Advisory Council Minutes, January 16, 2020

The National Advisory General Medical Sciences (NAGMS) Council was convened in closed session for its one hundred and seventy-first meeting at 8:30 a.m. on Thursday, January 16, 2020.

Dr. Jon R. Lorsch, director of the National Institute of General Medical Sciences (NIGMS), presided as chair of the meeting. After an open session from 8:30 a.m. to 11:40 a.m., the closed session was held from 1 p.m. to 3:45 p.m.

Council Members Present

Darrin Akins, Ph.D.
Celeste Berg, Ph.D.
Squire J. Booker, Ph.D.
Enrique M. De La Cruz, Ph.D.
Peter J. Espenshade, Ph.D.
Guy Padbury, Ph.D.
Ronald M. Przygodzki, M.D.
Cathy Wu, Ph.D.
John Younger, M.D., M.S.

Special Consultants Present

Nozomi Ando, Ph.D.
Assistant Professor
Department of Chemistry and Chemical Biology
Cornell University
Ithaca, NY 14853-1301

Angela Byars-Winston, Ph.D.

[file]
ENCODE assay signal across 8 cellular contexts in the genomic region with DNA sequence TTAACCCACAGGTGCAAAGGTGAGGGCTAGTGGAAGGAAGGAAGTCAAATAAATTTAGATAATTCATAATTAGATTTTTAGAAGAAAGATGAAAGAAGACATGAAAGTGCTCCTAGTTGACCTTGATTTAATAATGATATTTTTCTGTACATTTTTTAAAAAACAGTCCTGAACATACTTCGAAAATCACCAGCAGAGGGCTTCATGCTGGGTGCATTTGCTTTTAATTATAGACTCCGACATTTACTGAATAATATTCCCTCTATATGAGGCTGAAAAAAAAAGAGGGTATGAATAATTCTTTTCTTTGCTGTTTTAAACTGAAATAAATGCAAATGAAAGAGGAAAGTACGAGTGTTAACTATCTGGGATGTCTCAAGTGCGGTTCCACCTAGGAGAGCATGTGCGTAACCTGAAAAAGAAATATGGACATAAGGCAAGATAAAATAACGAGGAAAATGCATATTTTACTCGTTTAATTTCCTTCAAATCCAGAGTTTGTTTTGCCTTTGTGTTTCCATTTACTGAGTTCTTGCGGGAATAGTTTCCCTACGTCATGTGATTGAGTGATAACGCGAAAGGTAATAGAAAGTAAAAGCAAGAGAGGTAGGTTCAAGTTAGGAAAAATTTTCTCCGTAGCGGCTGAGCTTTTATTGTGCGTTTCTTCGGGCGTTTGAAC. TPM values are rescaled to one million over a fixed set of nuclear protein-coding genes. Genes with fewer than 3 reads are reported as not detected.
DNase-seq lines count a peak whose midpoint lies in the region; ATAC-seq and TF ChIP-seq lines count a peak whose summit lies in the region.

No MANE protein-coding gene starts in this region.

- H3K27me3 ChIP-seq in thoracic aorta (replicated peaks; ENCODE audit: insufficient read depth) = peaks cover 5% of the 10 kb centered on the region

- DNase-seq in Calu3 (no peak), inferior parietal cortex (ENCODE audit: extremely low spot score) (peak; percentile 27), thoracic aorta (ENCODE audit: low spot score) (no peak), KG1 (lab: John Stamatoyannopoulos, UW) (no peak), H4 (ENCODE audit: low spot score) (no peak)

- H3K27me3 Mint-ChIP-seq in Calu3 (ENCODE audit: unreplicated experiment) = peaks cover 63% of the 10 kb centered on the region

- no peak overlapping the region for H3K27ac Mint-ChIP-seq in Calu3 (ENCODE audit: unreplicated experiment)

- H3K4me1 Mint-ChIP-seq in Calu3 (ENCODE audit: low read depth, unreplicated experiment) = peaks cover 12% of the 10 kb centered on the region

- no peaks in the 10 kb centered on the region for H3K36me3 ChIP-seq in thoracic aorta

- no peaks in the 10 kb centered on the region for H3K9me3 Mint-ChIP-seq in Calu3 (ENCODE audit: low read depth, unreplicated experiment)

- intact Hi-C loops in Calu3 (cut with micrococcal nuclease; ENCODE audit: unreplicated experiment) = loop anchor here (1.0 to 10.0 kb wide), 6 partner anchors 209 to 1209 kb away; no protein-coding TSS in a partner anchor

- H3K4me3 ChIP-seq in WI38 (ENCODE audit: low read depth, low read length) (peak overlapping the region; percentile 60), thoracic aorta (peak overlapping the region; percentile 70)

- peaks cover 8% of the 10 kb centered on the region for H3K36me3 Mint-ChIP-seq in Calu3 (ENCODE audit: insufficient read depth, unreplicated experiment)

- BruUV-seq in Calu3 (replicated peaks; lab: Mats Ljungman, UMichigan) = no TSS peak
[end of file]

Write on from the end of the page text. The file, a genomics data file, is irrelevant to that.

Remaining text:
Professor
Department of Medicine
University of Wisconsin-Madison
Center for Women’s Health
Madison, WI 53715​

Angela DePace, Ph.D.
Associate Professor
Harvard Medical School
Harvard University
Boston, MA 02115

Laura F. Gibson, Ph.D.
Senior Associate Vice President for Research & Graduate Education
Associate Dean for Research, School of Medicine
Alexander B. Osborn Distinguished Professor
Hematological Malignancies
West Virginia University
Morgantown, WV 26506

Pamela Stacks, Ph.D.
Associate Vice President, Research
Division of Research and Innovation
San Jose State University
San Jose, CA 95192-0022

Jeremy E. Wilusz, Ph.D.
Assistant Professor
Department of Biochemistry & Biophysics
Perelman School of Medicine
University of Pennsylvania
Philadelphia, PA 19104-6059

Wendy Young, Ph.D.
Senior Vice President, Small Molecule
Drug Discovery
Genentech
South San Francisco, CA 94080

Council roster (available from NIGMS)

Members of the Public Present

Dr. Naomi Charalambakis, Federation of American Societies for Experimental Biology
Dr. Jacqueline Robinson-Hamm, Federation of American Societies for Experimental Biology